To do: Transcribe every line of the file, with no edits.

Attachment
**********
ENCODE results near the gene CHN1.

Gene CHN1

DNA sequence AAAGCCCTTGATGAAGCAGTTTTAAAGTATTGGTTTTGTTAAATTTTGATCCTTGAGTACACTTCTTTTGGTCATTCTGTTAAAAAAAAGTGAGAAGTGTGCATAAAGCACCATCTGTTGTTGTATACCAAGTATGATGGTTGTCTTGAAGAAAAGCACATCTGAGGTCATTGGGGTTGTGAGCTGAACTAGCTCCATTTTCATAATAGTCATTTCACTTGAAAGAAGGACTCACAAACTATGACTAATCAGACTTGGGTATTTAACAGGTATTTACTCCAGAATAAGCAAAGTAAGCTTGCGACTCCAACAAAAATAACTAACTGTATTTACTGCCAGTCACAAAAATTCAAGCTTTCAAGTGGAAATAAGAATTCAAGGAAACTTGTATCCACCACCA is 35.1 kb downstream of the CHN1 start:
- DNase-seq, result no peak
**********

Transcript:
ENCODE results near the gene CHN1.

Gene CHN1

DNA sequence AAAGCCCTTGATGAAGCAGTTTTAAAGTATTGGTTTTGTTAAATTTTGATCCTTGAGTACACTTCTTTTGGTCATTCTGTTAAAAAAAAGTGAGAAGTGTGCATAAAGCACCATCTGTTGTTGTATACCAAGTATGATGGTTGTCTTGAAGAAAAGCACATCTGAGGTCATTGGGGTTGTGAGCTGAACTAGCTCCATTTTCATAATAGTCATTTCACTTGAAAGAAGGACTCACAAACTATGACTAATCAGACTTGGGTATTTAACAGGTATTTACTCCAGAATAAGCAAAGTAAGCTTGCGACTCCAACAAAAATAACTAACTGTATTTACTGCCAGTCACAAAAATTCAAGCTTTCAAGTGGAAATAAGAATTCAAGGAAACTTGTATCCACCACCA is 35.1 kb downstream of the CHN1 start:
- DNase-seq, result no peak